White Paper: What Is Compression Wear?

You see your favorite athletes wearing compression socks, sleeves, shorts, and shirts as they warm up, train, and play. And then you remember the person next to you on your cross-country flight mentioned she was wearing compression socks.

What exactly is compression wear and should you be using it? Or, is it a buzzword the athletic garment industry invented to increase sales? Is all compression wear equal? What is the right amount of compression? What is the correct compression for your needs?

There are many uses for garments with compression. Compression garments are typically graded by amount of compression or “squeeze,” which is rated in millimeters of Mercury, or mm HG. Medical grade compression often ranges from 20 to 40 mm Hg, where athletic compression is typically less than 30 mm Hg. With graduated compression, the squeeze is higher at the distal end of the limb than at the proximal end (i.e. the foot versus the calf, as with compression socks). It is this graduation that helps to increase venous return (rate of blood flow to the heart), decrease edema (swelling), and prevent varicosities (visible, enlarged veins, common in legs and feet).

According to the former Medical Director of the Carolina Vein and Laser Specialists and Former board member of the American College of Phlebology,  Dr. Michael Krusch, compression socks (also called compression stockings) have been shown to “increase the efficiency of the calf-muscle pump, resulting in improved venous circulation and overall leg health and for those predisposed to varicose veins may delay their onset, possibly for years.” They  can also help reduce the risk of DVT (deep vein thrombosis) by improving venous blood return. Studies in this area have shown that the risk of developing post-thrombotic syndrome including leg swelling, pain, and venous ulcers after DVT is reduced by as much as 50 percent with compression socks (Brandies DP et. Al. Lancet,1997).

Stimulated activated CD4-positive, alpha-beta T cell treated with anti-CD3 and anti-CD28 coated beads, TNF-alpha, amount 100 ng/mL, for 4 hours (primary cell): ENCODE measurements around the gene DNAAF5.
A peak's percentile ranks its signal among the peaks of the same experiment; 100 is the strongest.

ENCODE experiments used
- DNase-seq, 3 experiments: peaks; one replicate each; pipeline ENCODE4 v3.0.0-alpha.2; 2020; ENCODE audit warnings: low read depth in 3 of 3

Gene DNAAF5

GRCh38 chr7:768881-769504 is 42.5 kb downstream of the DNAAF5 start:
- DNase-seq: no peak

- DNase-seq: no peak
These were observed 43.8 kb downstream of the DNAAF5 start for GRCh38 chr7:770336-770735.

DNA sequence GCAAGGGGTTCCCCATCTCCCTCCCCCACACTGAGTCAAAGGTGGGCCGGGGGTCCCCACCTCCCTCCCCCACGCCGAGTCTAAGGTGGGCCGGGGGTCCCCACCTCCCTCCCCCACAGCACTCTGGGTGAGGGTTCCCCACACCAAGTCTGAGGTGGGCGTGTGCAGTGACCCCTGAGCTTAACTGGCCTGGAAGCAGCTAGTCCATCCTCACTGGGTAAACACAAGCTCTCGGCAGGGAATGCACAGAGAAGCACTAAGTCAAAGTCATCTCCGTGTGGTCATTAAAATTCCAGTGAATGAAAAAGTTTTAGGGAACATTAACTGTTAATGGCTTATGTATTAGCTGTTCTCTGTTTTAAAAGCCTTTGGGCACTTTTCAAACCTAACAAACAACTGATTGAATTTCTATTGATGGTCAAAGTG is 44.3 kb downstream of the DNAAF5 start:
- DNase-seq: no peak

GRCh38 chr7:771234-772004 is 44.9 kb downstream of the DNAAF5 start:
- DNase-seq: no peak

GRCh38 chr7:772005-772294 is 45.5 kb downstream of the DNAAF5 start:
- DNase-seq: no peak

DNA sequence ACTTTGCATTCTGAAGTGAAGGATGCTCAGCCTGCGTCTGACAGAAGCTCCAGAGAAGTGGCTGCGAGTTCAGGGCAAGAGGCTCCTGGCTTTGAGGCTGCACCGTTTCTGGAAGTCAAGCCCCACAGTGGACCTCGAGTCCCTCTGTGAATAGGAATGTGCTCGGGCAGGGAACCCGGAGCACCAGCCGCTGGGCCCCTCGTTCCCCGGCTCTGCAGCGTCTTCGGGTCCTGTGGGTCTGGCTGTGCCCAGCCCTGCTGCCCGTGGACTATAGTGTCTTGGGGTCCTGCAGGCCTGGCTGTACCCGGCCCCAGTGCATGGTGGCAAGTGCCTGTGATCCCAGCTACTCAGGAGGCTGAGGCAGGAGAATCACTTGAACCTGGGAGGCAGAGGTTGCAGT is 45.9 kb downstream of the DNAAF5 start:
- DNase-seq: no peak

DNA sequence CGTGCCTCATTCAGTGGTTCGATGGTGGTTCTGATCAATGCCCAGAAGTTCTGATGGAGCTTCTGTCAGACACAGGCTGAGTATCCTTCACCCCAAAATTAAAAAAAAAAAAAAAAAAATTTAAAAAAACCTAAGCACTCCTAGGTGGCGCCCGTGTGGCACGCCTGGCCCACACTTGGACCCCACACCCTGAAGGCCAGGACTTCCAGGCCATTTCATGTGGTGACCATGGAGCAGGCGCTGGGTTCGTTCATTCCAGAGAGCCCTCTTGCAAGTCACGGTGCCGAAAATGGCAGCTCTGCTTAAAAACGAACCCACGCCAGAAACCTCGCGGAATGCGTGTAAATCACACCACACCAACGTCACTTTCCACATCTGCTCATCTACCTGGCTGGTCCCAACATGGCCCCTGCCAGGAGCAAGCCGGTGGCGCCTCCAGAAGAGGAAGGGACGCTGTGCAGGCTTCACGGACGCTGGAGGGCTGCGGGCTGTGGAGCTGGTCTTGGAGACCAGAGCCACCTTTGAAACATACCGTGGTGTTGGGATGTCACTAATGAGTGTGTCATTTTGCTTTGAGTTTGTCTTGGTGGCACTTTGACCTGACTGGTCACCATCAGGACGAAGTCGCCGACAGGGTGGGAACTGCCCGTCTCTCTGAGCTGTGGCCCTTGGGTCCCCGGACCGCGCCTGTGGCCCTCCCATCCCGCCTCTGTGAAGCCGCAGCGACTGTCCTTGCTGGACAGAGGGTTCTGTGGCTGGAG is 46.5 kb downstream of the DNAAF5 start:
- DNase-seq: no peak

In athletes, claims about the benefits of compression garments include faster recovery, better performance during exercise, and improved thermoregulation (the ability of your body to maintain its core internal temperature).

Studying male rugby players, Duffield and Portus concluded that “…the garments as a recovery tool, when worn after exercise, may be beneficial to reduce post-exercise trauma and perceived muscle trauma.” They found that during exercise, players’ skin temperatures increased, and they surmised that those looking to keep their muscles warm during and after exercise might consider compression garments (Duffield and Portus, 2007). A study in 2012 looked at the effects of compression worn for 24 hours continuously after a simulated rugby match.  Hamlin and his team found “delayed onset of muscle soreness was substantially lower in the compression group compared to the placebo group 48 hours after testing” and concluded that “wearing compressive garments during recovery is likely to be worthwhile” (Hamlin et al, 2012).

Compression garments are multifunctional, and there is a body of strong evidence to support these positive claims, both for athletes and the public.  For those who are worried about venous pooling (inadequate blood flow causes the blood to pool) or a DVT, compression socks can be the right solution.

Given the wealth of strong data regarding the benefits of compression, we should all consider wearing at least compression socks on long drives and flights where standing time is limited. Athletes striving for faster recovery times might consider adding compression garments to their post-training regimens. The critical common component, whether you want a pair of compression stockings for your next flight or compression running socks for your next marathon, is high-quality fabric with graduated compression.

Mark Sorrentino MD, MS       
Medical Director, Lily Trotters, Inc.

1. Brandies DP et. Al. Lancet 1997 and the American Public Health Association White Paper
2. Duffield and Portus published in the British Journal of Sports Medicine 2007 
3. Hamlin et al, the Journal of Strength Conditioning Research 2012

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